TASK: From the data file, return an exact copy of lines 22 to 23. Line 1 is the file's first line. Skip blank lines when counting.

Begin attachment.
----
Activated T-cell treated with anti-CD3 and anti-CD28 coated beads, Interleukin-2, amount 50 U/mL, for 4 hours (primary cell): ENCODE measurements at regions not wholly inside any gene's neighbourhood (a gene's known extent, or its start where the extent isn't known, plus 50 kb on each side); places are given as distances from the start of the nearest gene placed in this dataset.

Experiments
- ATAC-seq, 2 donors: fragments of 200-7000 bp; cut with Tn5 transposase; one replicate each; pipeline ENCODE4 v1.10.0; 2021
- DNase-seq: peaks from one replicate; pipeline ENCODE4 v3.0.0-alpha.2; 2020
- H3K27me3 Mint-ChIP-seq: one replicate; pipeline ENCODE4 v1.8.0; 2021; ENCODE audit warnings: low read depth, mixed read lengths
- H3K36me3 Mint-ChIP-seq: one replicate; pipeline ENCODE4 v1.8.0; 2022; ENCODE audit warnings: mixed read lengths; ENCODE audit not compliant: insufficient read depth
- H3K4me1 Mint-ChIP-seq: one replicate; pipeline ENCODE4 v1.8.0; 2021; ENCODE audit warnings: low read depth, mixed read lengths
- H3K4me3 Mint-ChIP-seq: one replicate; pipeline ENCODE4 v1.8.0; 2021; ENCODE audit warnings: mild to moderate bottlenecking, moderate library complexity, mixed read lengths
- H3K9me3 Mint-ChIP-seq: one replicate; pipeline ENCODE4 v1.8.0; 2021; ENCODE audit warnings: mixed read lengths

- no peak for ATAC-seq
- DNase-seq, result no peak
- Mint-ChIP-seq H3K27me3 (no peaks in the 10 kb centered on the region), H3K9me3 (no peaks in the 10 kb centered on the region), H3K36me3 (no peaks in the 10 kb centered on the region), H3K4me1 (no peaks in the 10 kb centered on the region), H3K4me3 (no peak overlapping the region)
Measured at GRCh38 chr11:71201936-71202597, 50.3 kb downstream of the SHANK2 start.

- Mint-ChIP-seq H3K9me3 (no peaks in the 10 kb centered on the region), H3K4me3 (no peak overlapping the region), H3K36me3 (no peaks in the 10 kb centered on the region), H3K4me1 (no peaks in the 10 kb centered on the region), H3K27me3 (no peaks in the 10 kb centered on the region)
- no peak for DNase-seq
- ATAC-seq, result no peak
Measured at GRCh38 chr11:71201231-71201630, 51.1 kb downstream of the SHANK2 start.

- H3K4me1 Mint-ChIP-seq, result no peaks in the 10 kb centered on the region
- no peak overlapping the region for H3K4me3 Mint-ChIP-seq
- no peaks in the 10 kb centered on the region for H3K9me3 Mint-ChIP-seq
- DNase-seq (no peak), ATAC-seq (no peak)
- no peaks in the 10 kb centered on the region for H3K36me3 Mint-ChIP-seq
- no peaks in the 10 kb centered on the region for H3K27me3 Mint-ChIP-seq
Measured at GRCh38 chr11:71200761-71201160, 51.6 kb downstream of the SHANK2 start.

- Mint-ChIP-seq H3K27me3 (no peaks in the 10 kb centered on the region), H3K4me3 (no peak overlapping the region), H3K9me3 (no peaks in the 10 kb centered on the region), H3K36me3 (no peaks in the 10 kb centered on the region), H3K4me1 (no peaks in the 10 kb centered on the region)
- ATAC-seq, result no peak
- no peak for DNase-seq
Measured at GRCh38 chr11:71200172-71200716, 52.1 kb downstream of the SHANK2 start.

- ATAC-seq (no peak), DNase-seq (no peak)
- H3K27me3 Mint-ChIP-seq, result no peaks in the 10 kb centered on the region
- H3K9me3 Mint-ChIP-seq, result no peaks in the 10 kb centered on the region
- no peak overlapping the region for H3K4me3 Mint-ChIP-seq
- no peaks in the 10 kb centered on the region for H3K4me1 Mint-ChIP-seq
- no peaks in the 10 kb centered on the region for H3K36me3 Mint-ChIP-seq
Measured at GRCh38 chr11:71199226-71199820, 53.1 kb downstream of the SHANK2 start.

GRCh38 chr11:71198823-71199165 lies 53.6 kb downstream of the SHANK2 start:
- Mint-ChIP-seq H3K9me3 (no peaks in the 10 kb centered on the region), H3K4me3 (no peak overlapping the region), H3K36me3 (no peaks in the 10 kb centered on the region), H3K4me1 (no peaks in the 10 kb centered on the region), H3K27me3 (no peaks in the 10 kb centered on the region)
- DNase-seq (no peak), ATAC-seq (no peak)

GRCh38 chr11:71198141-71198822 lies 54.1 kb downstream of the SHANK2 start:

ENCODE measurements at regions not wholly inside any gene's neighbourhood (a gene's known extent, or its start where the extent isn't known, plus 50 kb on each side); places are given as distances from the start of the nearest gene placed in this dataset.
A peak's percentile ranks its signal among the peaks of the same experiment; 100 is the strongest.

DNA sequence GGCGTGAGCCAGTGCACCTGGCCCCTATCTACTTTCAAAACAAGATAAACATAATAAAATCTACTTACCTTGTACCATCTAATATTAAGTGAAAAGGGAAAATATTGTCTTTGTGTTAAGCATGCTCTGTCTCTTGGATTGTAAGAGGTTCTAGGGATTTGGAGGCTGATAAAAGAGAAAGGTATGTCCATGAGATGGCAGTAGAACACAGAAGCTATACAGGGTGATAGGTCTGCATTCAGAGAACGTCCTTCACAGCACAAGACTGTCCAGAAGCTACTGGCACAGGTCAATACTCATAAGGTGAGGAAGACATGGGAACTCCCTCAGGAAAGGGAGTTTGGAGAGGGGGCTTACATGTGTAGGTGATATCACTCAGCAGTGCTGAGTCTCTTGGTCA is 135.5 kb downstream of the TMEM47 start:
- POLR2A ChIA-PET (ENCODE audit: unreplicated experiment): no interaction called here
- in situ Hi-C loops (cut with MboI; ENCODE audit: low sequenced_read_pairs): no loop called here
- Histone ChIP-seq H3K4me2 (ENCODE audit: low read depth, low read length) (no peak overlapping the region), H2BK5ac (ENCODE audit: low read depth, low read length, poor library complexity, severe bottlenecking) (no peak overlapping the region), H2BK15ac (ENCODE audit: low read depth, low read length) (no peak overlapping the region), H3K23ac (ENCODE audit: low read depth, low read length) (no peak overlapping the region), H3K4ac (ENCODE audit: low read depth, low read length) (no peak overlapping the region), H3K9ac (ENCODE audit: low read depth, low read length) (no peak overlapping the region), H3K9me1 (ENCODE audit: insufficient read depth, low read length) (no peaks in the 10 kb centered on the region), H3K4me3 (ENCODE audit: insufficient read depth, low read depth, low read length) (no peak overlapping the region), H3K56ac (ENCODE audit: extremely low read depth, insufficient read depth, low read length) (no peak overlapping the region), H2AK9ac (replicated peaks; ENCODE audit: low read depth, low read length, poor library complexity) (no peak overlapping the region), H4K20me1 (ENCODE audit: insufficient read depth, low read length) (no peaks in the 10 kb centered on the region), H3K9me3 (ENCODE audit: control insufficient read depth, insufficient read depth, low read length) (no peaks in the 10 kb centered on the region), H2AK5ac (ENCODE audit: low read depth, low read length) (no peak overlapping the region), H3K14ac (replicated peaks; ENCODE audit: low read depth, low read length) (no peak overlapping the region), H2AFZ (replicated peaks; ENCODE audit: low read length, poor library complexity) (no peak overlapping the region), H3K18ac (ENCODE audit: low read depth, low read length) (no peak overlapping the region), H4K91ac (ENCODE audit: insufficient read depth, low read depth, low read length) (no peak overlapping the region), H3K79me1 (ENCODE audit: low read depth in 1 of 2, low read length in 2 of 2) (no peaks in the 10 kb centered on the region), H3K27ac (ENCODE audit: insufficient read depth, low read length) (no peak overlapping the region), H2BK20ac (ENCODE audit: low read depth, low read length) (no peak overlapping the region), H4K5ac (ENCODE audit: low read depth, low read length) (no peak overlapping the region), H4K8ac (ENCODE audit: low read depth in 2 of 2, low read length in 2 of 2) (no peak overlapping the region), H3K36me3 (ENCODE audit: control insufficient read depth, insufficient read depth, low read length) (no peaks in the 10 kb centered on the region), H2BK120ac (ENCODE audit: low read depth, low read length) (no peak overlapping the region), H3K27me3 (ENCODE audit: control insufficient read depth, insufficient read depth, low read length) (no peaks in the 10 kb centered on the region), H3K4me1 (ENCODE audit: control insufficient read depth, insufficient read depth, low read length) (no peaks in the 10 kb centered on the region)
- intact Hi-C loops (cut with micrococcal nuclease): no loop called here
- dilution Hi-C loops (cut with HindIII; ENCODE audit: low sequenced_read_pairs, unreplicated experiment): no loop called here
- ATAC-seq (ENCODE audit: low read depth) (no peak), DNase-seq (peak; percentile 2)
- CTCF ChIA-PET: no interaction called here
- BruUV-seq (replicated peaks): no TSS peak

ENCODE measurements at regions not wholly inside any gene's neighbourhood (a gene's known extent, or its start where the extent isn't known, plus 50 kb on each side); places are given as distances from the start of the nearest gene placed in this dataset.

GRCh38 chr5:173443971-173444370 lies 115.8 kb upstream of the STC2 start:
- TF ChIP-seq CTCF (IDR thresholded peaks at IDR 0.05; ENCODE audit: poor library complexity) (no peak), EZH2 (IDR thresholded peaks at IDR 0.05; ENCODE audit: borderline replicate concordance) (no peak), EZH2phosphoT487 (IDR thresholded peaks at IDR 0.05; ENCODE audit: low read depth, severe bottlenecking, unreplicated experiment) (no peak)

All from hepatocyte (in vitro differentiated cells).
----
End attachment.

- no peaks in the 10 kb centered on the region for H3K36me3 Mint-ChIP-seq
- no peaks in the 10 kb centered on the region for H3K27me3 Mint-ChIP-seq